In the next three lessons you will study three key concepts
of the Buddha's Dhamma — kamma, enlightenment and rebirth.
In the lesson on dependent arising you learned how, due to
our ignorance, volitional formations arise in the mind and
that these leave imprints in the mind with the capacity
to mature and bear fruit in the future. Volitional formations,
you learned, are equivalent to kamma. In this lesson you explore
the concept of kamma in greater detail.
Kamma is intention
The word kamma literally means action, deed or doing.
In Buddhism, however, kamma specifically refers to volitional
What really lies behind all action, the essence of all action,
is volition, the power of the will. It is this volition expressing
itself as action of body, speech and mind that the Buddha
This means that unintentional action is not kamma. If we accidentally
step on ants while walking down the street, that is not
the kamma of taking life, for there was no intention to kill.
If we speak some statement believing it to be true and it turns
out to be false, this is not the kamma of lying, for
there is no intention of deceiving.
Kamma manifests itself in three ways, through three "doors" of action.
Acting physically, with the body serving as the
instrument for volition, is bodily kamma.
Speaking , expressing our thoughts and intentions,
is verbal kamma, which can be performed either directly through
speech or indirectly through writing or
other means of communications.
Thinking, planning, inwardly desiring, without
any outer action, is mental kamma.
What lies behind all these forms of actions is the mind,
and the chief mental factor which causes the action is the
The potential of our willed actions
The Buddha teaches that
our willed actions produce effects — both
immediately visible psychological effects and effects of moral
Psychological effect of kamma
When a willed
action is performed it leaves an imprint which can mark the
beginning of a new mental tendency. It has a tendency to repeat
itself, to reproduce itself, somewhat like a protozoa or an
amoeba. As these actions multiply, they form our character.
Buddha emphasizes the need
to be mindful of every action and choice, for every
choice of ours has a tremendous potential for the
Our personality is but a sum of all our willed
actions, a cross-section of all our accumulated kamma. So by yielding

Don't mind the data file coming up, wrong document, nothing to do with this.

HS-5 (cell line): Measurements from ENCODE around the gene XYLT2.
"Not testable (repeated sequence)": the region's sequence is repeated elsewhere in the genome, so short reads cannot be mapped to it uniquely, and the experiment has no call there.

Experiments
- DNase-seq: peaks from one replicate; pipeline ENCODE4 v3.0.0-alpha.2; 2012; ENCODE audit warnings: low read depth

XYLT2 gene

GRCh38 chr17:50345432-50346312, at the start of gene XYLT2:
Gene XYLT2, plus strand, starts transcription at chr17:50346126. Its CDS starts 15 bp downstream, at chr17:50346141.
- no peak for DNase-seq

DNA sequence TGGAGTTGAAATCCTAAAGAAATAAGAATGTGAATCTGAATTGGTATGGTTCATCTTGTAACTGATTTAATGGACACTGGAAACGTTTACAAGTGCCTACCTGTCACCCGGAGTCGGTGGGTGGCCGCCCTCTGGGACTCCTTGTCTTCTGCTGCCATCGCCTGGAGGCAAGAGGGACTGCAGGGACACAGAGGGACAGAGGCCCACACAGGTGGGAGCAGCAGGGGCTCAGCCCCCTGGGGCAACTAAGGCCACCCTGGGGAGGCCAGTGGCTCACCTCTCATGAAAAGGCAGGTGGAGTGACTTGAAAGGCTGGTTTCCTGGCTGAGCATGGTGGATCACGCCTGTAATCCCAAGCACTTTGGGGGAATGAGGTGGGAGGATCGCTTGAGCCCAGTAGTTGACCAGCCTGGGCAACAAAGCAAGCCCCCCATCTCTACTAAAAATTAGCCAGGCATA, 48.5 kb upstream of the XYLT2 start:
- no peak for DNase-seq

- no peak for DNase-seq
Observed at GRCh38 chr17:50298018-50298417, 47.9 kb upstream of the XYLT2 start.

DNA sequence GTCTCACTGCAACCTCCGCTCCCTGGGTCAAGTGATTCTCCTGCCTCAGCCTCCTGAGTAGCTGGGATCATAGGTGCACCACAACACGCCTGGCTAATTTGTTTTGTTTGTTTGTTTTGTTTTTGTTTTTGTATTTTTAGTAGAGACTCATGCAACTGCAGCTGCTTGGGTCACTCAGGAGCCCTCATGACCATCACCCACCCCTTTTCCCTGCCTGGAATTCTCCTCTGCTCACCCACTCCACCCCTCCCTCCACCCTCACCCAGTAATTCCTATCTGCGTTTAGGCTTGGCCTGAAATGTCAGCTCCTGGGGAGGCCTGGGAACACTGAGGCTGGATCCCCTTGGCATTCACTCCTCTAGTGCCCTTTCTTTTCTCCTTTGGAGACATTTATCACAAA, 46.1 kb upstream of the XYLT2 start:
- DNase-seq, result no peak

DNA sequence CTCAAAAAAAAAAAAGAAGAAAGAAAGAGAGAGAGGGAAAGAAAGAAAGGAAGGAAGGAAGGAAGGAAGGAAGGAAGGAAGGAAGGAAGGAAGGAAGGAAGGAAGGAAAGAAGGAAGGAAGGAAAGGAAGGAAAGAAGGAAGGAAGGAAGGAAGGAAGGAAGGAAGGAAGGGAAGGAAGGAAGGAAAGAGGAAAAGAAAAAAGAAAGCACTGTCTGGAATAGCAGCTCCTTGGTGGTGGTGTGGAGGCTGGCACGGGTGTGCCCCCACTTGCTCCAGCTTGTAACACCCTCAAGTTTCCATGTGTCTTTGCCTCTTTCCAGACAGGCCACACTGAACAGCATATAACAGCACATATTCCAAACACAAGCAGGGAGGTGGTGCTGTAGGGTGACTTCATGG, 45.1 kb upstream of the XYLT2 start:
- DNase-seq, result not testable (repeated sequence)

first in simple ways to the unwholesome impulses of the mind,
we build up little by little a greedy character, a hostile
character, an aggressive character or a deluded character.
On the other hand, by resisting these unwholesome desires
we replace them with their opposites, the wholesome qualities.
Then we develop a generous character, a loving and a
compassionate personality, or we can become wise and enlightened
beings. As we change our habits gradually, we change
our character, and as we change our character we change
our total being, our whole world.
A moral equilibrium
Whenever we perform an
action with intention, that action deposits a "seed" in
the mind, a seed with a potency to bring about effects in the
future. These effects correspond to the ethical nature of the
original action — unwholesome
kamma leads to our harm and suffering, while wholesome kamma
eventually returns to us and leads to our happiness and well
is a moral application of the principle that
for every action there is an equal and an opposite reaction.
Seen from this standpoint of karmic law, the universe appears
to maintain a certain moral equilibrium, a balance between
all the morally significant deeds and the objective situations
of those who perform them. So the law of kamma is a moral application
of the general principle that for every action there is an
equal and an opposite reaction.
The working of kamma is not, however, mechanical. Kamma
is willed action and the kamma is something alive
and organic. Therefore kamma allows much room for variation,
for the play of living forces.